Bino for Bernie is looking to raise awareness for a political revolution
We tend to think of drug abuse as a young person's issue. But a new report finds that is not always the case. In fact, the report from the U.S....
People like to say 'There's no such thing as a free lunch,' but plenty of folks in La Crosse scored some free milk at lunchtime on Tuesday.
The Hunger Task Force gave away thousands of gallons of milk donated by the Golden Guernsey dairy, which went out of business this month. While many people stayed in their cars and went through a drive-up lane, others stood outside the milk truck to pick up the freebies. Frozen brakes on the truck hauling the milk to La Crosse delayed the giveaway at Bridgeview Plaza for more than an hour.
(AP) Police officers in Milwaukee checked under freeway overpasses and other spots to find the homeless and urge them to get out of the dangerous cold and stay at a shelter. The United Way of Greater Milwaukee has donated $50,000 to help crowded homeless shelters open overflow centers.
To the north in Superior, temperatures dropped to 20 and 30 below zero Tuesday. The wind made those temperatures feel even colder.
Ashland, Bayfield, Hurley, Washburn and Superior are among school districts telling students to stay home Tuesday. Forecasters say with wind chills of minus 20 and below, exposed skin can freeze within a minute.
(AP) All seven members of the Wisconsin Supreme Court have met with 20 Wisconsin state lawmakers as part of the biennial tradition at the beginning of each new legislative session. Lawmakers and court members at Tuesday's meeting talked about a variety of issues related to the judiciary, including Wisconsin's unique position as the only state that allows law school graduates to practice without taking a bar exam.
Justices spoke supportively of that so-called diploma privilege, which dates back to 1870.
State Sen. Glenn Grothman asked what could be done to lower law student debt. He says the amount of debt students graduate with is scandalous. He suggested looking at alternative and less expensive ways to get licensed to practice law.
(AP) Three former Republican speakers of the state Assembly are now lobbying to expand school vouchers in Wisconsin.
Jeff Fitzgerald registered on Jan. 10 to lobby for School Choice Wisconsin, just days after his term ended. Another former Republican Assembly speaker, John Gard, is also registered as a lobbyist for the group. Its president is Jim Bender, a former legislative staffer who worked for Fitzgerald. A third Republican former speaker, Scott Jensen, is a registered lobbyist for the American Federation for Children, another group that supports expanding vouchers. Republican Gov. Scott Walker supports expanding vouchers, but he hasn't said what exactly his plan will look like.
Common Cause Wisconsin on Tuesday renewed its call for a prohibition on lawmakers becoming lobbyists immediately after leaving office.
Why doesn't the city council in Onalaska start its meetings with a prayer?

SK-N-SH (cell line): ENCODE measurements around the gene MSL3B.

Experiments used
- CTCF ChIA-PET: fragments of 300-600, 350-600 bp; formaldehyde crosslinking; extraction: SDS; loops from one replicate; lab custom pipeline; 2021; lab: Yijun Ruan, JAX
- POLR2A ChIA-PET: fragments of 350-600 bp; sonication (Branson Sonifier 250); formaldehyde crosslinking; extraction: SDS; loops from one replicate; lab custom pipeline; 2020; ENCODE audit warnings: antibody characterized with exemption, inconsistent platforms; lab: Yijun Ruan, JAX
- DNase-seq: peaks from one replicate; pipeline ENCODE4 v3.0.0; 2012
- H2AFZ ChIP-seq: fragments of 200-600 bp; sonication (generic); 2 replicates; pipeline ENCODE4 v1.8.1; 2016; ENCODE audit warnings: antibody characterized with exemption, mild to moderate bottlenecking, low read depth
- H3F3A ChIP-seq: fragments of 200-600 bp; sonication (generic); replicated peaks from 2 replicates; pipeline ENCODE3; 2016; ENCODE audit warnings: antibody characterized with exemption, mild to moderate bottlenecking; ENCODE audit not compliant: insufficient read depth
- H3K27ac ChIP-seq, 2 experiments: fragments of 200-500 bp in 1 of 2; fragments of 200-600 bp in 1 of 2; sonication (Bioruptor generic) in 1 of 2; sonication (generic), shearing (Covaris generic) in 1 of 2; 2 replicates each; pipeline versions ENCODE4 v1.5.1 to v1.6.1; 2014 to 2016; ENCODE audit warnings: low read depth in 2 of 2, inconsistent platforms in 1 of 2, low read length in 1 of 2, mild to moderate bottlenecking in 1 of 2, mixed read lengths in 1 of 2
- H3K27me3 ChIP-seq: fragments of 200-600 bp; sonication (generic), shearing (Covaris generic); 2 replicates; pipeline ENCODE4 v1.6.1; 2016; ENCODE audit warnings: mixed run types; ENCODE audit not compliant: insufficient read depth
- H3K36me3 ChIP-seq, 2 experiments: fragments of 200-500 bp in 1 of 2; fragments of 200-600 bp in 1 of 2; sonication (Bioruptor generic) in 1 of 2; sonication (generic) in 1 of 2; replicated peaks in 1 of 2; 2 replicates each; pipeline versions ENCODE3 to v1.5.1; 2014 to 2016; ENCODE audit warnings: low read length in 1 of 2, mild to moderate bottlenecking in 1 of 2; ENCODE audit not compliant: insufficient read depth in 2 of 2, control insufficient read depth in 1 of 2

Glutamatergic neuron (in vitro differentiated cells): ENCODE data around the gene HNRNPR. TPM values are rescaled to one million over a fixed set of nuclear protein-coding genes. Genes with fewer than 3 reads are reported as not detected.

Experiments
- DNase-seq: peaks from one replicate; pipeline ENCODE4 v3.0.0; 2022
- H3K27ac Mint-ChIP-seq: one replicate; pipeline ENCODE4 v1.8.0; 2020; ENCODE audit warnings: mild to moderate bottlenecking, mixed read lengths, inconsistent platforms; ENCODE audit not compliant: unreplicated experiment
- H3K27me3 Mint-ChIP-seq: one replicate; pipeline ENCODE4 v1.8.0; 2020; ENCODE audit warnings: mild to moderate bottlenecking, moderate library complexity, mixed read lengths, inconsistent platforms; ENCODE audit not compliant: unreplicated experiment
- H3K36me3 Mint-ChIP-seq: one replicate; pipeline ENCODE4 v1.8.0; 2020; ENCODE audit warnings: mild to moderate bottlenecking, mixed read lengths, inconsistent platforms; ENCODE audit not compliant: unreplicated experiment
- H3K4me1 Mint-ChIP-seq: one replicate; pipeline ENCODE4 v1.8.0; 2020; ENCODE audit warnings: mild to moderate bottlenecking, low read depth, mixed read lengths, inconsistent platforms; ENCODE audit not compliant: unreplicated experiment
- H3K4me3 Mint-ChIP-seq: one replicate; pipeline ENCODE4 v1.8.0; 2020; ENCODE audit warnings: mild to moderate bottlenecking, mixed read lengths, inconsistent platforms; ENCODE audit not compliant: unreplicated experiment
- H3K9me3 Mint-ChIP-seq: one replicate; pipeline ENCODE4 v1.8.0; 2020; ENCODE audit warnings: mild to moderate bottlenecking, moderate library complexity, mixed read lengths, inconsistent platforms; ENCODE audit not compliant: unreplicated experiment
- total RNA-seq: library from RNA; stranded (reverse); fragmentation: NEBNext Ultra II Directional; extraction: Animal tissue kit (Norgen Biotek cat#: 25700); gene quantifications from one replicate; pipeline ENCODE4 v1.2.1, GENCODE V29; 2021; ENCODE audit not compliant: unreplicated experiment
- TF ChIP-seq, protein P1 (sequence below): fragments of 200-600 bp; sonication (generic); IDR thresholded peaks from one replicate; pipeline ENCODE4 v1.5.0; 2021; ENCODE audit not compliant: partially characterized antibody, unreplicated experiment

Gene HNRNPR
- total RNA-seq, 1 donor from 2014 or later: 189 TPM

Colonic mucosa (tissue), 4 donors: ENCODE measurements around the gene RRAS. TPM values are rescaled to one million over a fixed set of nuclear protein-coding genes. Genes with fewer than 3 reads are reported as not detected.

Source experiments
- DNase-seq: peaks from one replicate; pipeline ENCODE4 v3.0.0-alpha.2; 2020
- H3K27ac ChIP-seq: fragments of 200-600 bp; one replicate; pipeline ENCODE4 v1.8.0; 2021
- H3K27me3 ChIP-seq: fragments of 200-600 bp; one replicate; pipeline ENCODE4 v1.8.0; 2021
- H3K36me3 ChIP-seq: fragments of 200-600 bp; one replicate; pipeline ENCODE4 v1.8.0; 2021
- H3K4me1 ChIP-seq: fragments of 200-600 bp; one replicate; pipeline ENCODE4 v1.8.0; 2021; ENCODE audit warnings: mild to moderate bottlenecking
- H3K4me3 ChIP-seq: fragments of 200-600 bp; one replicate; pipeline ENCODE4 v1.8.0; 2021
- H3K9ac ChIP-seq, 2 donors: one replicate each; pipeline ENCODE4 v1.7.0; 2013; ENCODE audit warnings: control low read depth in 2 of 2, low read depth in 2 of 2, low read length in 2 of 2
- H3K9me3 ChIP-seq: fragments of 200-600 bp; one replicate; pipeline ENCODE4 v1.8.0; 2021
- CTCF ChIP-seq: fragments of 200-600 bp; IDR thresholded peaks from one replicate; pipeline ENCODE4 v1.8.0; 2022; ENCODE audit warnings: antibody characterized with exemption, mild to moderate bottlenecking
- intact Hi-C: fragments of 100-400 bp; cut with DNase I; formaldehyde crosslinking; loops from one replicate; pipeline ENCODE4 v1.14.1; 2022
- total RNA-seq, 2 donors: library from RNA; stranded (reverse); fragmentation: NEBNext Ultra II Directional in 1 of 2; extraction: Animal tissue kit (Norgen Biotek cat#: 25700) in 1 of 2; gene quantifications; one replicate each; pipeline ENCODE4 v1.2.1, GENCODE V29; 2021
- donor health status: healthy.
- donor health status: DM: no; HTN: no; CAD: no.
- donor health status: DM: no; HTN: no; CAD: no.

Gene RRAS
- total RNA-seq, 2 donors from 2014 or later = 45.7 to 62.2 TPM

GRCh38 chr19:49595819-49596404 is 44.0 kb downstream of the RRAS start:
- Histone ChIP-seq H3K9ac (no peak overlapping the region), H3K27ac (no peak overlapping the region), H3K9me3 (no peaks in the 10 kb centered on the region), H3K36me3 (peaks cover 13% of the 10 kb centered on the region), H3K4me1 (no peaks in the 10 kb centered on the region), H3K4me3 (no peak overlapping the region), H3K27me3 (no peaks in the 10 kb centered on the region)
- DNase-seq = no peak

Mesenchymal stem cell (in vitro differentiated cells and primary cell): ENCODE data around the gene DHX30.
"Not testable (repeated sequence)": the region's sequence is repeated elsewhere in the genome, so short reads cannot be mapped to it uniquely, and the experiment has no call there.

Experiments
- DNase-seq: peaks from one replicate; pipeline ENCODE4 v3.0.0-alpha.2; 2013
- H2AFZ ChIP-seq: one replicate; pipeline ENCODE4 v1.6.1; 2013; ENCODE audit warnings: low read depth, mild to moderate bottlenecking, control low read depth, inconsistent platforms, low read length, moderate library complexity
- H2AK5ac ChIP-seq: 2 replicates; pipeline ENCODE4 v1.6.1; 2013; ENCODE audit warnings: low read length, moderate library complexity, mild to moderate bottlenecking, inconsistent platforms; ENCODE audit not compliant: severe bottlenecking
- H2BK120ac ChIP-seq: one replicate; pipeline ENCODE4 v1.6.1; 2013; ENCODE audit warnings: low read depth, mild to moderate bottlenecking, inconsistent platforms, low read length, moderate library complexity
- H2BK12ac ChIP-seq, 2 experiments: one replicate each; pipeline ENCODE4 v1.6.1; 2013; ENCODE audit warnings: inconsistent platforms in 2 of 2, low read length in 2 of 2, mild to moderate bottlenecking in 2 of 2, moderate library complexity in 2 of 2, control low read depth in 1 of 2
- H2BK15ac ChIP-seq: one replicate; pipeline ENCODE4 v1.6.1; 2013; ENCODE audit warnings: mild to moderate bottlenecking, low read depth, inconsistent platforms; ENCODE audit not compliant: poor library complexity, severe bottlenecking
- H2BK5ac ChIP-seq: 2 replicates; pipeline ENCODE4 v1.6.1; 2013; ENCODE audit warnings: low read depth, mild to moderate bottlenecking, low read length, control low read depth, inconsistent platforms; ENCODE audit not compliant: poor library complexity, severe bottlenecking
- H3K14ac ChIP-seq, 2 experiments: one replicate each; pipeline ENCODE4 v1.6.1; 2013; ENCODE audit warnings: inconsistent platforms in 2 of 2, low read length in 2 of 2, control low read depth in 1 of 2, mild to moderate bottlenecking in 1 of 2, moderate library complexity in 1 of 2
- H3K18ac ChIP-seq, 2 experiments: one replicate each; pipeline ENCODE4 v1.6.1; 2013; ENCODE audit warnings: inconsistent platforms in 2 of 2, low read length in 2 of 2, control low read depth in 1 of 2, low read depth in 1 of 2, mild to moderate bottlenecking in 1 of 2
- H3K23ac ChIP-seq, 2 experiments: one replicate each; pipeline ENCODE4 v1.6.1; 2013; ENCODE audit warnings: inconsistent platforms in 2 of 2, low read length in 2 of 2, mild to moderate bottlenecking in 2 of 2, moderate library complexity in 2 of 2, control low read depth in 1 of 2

One city resident asked that question of a council member recently, and the councilman tried a prayer at the monthly meeting. Now, an Onalaska council committee is going to study the idea of having a prayer every month, which is opposed by the Freedom from Religion Foundation. Onalaska mayor Joe Chilsen is hearing evenly mixed reactions from the public. At La Crosse city council meetings, a member of the clergy is often invited to speak at the start of the evening.
(AP) La Crosse residents are being reminded of a local ordinance that prevents them from walking away while they warm up their cars. The city's ordinance prevents people from leaving unattended vehicles running. It applies to vehicles on the street or in other public places, and it carries a fine of $114.
Police Lt. Patrick Hogan says the ordinance is in place to protect people from car thieves. He says when vehicles are left unlocked with the key in the ignition, someone passing by who might not have thought about stealing a car might be tempted to take advantage of an easy opportunity.
Police say the ordinance doesn't apply to cars that use an electric starter because keys aren't left in the vehicle that way.
(AP) Wisconsin is one of a handful of states that hasn't implemented an active prescription drug monitoring program. Under a law passed in 2009, the state's 1,200 pharmacies and other dispensers of frequently abused prescription drugs had to start gathering data on each order filled starting Jan. 1. However, a database to collect the information isn't ready.
Greg Gasper, executive assistant with the Department of Safety and Professional Services, says the state is negotiating with the vendor and it's not clear when the database might be available.
According to the National Alliance for Model State Drug Laws, at least 44 states have active prescription drug monitoring programs. The programs collect and store drug information so pharmacists, health care providers and others can better track abusers.
(AP) Former NFL linebacker George Koonce will join a panel of experts at Marquette University for a forum on sports related concussions. Koonce now works as a director of development at Marquette University and is a member of the NFL's Player Engagement Advisory Board.
Other panelists include a professor of neurosurgery and neurology at the Medical College of Wisconsin and an assistant athletic trainer at Marquette University. The five panelists altogether will discuss the long-term effects of concussion, the impact on a developing brain and what can be done to prevent one.
The forum, which is put together by the school's College of Sciences, will be Jan. 28 at Marquette's Alumni Memorial Union. It's called ``Concussion - Societal Impact of Sports-related Mild Traumatic Brain Injury.''